Richard Henry Dana had a soft spot for Dana Point. Not because it was named for him--that honor came posthumously.
Rather, it was the small cove's isolation and solitude; its pounding waves, and massive rock formations, shear and jagged, that struck him most: "there was a grandeur in everything around," he wrote in "Two Years Before the Mast" (1841), a charming travelogue of his time aboard the Pilgrim, a regular Jack Tar on a Boston merchant ship that cruised along Alta California in the mid-1830s seeking cattle hides in exchange for New England manufactured goods.
The stark setting "gave a solemnity to the scene, a silence and solitariness which affected every part!" he enthused. "Not a human being but ourselves for miles, and no sound heard but the pulsations of the great Pacific! And the great steep hill rising like a wall, and cutting us off from all the world, but the `world of waters'!" The 19-year-old sailor was smitten; Bahia Capistrano, as it was then known, and San Juan Bay that stretched from its rough shore, "is the only romantic spot on the coast."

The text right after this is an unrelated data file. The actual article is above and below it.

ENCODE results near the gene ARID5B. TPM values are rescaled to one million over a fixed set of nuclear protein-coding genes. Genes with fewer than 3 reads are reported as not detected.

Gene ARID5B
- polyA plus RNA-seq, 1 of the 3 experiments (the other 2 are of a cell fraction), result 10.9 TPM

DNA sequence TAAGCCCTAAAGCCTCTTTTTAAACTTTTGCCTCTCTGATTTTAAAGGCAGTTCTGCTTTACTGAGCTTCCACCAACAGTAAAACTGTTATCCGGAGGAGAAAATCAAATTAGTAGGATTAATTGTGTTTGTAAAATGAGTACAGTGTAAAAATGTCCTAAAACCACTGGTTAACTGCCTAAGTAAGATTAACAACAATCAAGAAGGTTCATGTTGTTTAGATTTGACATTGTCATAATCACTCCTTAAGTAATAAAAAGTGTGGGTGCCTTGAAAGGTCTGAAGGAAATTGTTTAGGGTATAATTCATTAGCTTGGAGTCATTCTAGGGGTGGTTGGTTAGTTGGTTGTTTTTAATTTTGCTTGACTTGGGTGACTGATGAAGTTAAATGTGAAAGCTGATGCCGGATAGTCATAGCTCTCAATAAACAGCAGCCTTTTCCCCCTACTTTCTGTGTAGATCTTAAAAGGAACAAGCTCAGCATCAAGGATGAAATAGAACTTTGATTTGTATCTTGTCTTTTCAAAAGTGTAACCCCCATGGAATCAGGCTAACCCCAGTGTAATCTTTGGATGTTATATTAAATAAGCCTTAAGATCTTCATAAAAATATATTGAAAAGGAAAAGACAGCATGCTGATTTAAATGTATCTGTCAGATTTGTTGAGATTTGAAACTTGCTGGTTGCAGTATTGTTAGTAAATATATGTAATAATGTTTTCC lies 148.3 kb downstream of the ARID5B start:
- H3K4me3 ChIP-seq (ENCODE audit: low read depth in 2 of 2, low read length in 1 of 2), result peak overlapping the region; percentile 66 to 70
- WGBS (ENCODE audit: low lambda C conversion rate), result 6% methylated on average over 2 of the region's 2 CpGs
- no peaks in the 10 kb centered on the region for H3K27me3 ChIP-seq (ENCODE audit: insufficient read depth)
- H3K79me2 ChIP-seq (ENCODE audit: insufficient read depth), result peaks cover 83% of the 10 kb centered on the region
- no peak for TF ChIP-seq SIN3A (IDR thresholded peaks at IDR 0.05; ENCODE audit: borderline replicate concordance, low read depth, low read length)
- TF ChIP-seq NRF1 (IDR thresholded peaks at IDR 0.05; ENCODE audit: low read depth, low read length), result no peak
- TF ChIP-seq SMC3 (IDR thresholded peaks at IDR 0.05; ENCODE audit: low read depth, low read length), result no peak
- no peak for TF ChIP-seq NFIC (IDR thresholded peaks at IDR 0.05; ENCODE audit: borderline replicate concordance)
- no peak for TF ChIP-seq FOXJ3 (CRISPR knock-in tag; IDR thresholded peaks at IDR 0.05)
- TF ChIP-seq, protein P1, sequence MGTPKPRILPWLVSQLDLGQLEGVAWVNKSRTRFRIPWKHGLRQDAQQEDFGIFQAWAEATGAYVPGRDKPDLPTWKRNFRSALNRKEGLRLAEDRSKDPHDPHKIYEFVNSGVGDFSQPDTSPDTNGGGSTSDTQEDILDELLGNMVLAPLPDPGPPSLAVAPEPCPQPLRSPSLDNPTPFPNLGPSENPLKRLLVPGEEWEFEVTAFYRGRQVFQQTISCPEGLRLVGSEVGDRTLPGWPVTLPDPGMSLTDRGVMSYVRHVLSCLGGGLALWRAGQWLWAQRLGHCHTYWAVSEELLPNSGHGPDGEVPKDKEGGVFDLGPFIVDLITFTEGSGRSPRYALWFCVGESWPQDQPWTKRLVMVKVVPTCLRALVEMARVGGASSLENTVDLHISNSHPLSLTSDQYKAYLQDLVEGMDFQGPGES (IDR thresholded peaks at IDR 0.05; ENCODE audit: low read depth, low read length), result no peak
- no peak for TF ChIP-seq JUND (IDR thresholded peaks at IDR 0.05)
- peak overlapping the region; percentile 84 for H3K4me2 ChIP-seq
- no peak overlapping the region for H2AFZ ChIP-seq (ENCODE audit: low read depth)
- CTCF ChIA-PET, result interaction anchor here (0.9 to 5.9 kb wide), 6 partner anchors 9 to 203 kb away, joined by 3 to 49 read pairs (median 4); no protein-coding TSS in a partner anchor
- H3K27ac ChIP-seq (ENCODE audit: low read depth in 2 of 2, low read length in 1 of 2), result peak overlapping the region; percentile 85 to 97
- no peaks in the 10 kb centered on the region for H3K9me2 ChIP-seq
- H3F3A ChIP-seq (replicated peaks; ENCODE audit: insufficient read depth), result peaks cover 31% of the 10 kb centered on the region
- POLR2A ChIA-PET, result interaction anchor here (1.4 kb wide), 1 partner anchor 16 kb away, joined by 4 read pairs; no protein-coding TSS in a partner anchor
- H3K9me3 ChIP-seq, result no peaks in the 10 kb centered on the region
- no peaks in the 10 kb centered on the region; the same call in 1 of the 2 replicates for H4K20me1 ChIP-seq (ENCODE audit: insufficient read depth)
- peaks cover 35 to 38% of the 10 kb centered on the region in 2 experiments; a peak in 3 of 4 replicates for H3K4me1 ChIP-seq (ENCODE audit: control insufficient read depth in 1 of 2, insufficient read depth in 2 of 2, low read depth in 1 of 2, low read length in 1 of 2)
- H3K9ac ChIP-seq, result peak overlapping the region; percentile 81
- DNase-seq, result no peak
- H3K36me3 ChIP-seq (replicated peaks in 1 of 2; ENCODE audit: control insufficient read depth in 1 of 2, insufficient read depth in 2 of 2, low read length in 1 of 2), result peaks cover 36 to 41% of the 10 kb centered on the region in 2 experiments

Dana wouldn't recognize the place today, I thought while standing on the deck of the Manute'a, a sleek 50-foot catamaran. We had come aboard to do a bit of whale watching on a bright and clear day in early January, drawn to Dana Point by reports of a spectacular run of gray whales along the Orange County coast.
No longer is the harbor quiet and sublime: its formidable cliffs remain but they are now crowned with McMansions and adorned with thick green landscaping that muffles the spare, hard surfaces that had entranced Dana.